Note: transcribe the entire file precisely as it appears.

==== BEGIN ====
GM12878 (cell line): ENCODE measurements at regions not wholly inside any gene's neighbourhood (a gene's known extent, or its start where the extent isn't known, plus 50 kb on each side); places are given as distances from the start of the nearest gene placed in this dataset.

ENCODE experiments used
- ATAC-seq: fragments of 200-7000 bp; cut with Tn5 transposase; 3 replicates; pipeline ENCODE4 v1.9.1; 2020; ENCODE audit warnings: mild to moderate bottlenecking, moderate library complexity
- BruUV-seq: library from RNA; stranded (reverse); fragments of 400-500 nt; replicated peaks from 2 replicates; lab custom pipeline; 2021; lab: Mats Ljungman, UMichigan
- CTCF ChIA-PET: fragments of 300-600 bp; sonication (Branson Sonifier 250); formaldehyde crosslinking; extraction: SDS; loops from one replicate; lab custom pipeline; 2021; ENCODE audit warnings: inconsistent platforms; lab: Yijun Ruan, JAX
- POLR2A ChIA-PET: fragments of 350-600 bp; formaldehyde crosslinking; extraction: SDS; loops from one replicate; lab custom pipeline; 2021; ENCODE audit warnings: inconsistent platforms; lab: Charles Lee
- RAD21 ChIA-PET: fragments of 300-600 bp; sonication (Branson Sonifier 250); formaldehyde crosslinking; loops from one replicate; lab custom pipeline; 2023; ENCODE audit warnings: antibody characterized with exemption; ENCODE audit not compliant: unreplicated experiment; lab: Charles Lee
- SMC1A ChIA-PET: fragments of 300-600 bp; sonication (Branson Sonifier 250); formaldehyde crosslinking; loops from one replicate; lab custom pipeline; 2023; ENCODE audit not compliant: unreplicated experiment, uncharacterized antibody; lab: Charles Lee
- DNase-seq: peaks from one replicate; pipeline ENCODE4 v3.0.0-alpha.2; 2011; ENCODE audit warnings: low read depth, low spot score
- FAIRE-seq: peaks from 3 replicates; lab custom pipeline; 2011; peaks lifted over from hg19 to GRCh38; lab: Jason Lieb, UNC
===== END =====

GM12878 (cell line): ENCODE measurements at regions not wholly inside any gene's neighbourhood (a gene's known extent, or its start where the extent isn't known, plus 50 kb on each side); places are given as distances from the start of the nearest gene placed in this dataset.

ENCODE experiments used
- ATAC-seq: fragments of 200-7000 bp; cut with Tn5 transposase; 3 replicates; pipeline ENCODE4 v1.9.1; 2020; ENCODE audit warnings: mild to moderate bottlenecking, moderate library complexity
- BruUV-seq: library from RNA; stranded (reverse); fragments of 400-500 nt; replicated peaks from 2 replicates; lab custom pipeline; 2021; lab: Mats Ljungman, UMichigan
- CTCF ChIA-PET: fragments of 300-600 bp; sonication (Branson Sonifier 250); formaldehyde crosslinking; extraction: SDS; loops from one replicate; lab custom pipeline; 2021; ENCODE audit warnings: inconsistent platforms; lab: Yijun Ruan, JAX
- POLR2A ChIA-PET: fragments of 350-600 bp; formaldehyde crosslinking; extraction: SDS; loops from one replicate; lab custom pipeline; 2021; ENCODE audit warnings: inconsistent platforms; lab: Charles Lee
- RAD21 ChIA-PET: fragments of 300-600 bp; sonication (Branson Sonifier 250); formaldehyde crosslinking; loops from one replicate; lab custom pipeline; 2023; ENCODE audit warnings: antibody characterized with exemption; ENCODE audit not compliant: unreplicated experiment; lab: Charles Lee
- SMC1A ChIA-PET: fragments of 300-600 bp; sonication (Branson Sonifier 250); formaldehyde crosslinking; loops from one replicate; lab custom pipeline; 2023; ENCODE audit not compliant: unreplicated experiment, uncharacterized antibody; lab: Charles Lee
- DNase-seq: peaks from one replicate; pipeline ENCODE4 v3.0.0-alpha.2; 2011; ENCODE audit warnings: low read depth, low spot score
- FAIRE-seq: peaks from 3 replicates; lab custom pipeline; 2011; peaks lifted over from hg19 to GRCh38; lab: Jason Lieb, UNC